3. “So, could Aaron Sorkin ever write women?”

The debate about the portrayal of women in Aaron Sorkin’s “The Newsroom” was one of the most contentious TV discussions in 2012.

This Was Television took it upon themselves to point out that this is not a new issue for the often controversial showrunner. Andy’s insightful retrospective on the early episodes of “Sports Night” revealed that, even in his first show, Sorkin had difficulty consistently giving his female characters agency.

Successful moments with characters like Dana and Natalie in “Mary Pat Shelby” were quickly undermined in the following episode, “The Head Coach, Dinner, and The Morning Mail.”

As Andy keenly pointed out, Sorkin’s problems may not stem from intent but rather from a tone-deaf approach to presenting the matter: “I think, on some level, he believes the praise he vicariously showers upon them.

Unfortunately, it reeks of tokenism when he relies on or forces the audience to view their positive traits through the prism of a more robustly written male character.”

2. Black in Time: A Celebration of TV’s Black Nerds

Erin’s exploration of Black nerds was another strong addition to our series and quite timely, given the resurgence of such characters in shows like Happy Endings, Key and Peele, and Community.

In her piece, she carefully selected a diverse range of non-stereotypical nerds, including Raj Thomas, Dwayne Wayne, and Carlton Banks.

Erin elucidated precisely why we admire these characters and how they’ve influenced more recent ones.

What’s even more significant is how she placed these characters in the context of today, emphasizing that their latter traits have become more important than their former ones:

The burden of having to represent every African-American person ever is lifted, and viewers can appreciate these characters for being black nerds instead of Black nerds. It may seem like a small victory, and perhaps it is, but it’s another step toward increased representation for characters of color.

(She achieved all this without singling out Urkel, which is quite an achievement in itself.)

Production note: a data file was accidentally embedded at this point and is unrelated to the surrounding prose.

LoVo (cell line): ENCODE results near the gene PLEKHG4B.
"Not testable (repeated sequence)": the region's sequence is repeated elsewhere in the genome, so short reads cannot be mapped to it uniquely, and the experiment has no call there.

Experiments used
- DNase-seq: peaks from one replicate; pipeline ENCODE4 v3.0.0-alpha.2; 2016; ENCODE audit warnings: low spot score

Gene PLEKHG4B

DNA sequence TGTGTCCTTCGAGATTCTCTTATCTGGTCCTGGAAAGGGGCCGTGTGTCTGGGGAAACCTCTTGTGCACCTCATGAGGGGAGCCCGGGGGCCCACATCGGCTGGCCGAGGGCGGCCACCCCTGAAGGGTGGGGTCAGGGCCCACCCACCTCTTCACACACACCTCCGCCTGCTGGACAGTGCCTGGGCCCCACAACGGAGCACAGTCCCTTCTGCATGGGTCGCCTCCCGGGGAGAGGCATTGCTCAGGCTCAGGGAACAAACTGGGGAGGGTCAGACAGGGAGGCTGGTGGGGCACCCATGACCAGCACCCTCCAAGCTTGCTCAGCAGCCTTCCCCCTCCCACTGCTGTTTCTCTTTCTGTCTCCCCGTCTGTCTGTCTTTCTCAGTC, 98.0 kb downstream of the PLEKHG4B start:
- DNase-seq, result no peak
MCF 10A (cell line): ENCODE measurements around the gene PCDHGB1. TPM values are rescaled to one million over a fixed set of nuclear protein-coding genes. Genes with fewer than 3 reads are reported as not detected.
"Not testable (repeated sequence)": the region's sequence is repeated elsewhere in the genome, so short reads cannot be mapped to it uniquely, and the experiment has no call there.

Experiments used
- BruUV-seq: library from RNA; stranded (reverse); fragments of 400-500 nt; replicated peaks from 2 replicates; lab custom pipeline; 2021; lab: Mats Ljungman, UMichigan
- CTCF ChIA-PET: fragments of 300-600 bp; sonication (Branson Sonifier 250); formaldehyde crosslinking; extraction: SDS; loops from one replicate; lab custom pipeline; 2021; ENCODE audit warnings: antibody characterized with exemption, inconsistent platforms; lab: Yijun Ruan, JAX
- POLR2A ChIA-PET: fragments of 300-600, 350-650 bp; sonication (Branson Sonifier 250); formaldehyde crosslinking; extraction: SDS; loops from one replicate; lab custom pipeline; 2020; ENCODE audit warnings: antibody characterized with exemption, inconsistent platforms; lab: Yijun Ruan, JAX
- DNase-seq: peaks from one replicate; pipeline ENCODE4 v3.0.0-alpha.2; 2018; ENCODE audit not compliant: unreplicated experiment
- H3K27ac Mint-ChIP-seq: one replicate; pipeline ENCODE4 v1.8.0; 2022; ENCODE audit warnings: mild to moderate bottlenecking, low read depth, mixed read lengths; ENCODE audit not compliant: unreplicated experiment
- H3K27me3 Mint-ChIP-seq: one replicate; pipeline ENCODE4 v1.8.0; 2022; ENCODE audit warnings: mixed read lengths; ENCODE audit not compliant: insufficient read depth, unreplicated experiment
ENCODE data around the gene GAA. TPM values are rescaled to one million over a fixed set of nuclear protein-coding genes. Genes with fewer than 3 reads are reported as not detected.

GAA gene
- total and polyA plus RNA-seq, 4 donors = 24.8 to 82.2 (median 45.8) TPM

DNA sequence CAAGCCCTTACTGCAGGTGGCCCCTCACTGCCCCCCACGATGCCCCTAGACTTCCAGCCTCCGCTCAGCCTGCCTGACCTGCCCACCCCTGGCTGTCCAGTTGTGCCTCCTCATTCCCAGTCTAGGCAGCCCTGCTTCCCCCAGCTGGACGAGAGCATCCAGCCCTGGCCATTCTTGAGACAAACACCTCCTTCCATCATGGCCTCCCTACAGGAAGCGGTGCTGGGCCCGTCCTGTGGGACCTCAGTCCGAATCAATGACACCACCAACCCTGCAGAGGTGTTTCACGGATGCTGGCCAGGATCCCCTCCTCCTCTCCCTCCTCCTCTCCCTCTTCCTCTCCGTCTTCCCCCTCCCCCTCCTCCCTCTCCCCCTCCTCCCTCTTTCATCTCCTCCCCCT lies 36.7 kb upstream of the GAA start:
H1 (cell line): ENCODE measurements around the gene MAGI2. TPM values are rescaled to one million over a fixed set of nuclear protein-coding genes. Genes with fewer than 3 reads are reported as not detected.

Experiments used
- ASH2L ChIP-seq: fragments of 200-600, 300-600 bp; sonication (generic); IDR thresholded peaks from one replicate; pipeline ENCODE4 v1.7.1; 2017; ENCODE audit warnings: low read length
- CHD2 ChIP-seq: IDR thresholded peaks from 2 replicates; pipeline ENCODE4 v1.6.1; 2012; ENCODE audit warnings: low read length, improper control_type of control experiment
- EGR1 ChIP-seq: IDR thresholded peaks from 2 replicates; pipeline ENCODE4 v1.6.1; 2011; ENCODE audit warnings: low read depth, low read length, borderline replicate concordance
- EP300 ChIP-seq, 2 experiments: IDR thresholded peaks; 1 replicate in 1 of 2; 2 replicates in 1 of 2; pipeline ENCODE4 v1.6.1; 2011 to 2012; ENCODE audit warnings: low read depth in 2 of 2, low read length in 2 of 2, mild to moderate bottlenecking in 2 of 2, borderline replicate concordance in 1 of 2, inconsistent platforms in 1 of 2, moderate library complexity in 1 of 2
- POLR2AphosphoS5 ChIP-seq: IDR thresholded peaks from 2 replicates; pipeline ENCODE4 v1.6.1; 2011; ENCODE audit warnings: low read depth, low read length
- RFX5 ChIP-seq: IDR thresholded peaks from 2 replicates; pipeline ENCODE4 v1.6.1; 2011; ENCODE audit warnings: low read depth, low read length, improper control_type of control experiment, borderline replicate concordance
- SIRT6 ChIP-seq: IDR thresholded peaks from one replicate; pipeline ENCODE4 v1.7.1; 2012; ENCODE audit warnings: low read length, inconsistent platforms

1. Okay, I Finally Watched It: Buffy the Vampire Slayer

We all know that the Internet loves Joss Whedon, and we had one more piece of evidence to that regard in our most-read piece of 2012: Les’s first time through the early seasons of Buffy the Vampire Slayer.

While free of any controversial stances on the series, it was a piece that charted just how impressive the show’s growth was as it learned from its mistakes and highlighted the arcs that even today rank as some of the best character development ever to be featured on television.

Buffy's full name is Buffy Anne Summers, and she's portrayed by Sarah Michelle Gellar.
Buffy’s full name is Buffy Anne Summers, and she’s portrayed by Sarah Michelle Gellar.

It may not be a show that needs more exposure (unlike some of the other forgotten gems covered by our writers over the year), but it’s a show that there’s always something to say about and one that Les was pleased to finally gain an appreciation for:

I finally understand why so many of these titles are spoken of with admiration bordering on reverence. They’re clever and deep, but they’re also damn fun, a tightrope that Whedon’s writing walks better than most any TV writer I’ve encountered.

So once again, thanks to everyone for reading in 2012. We’re all eager to see what’ll top the list by this time next year.

Nirajan Shrestha
Nirajan Shrestha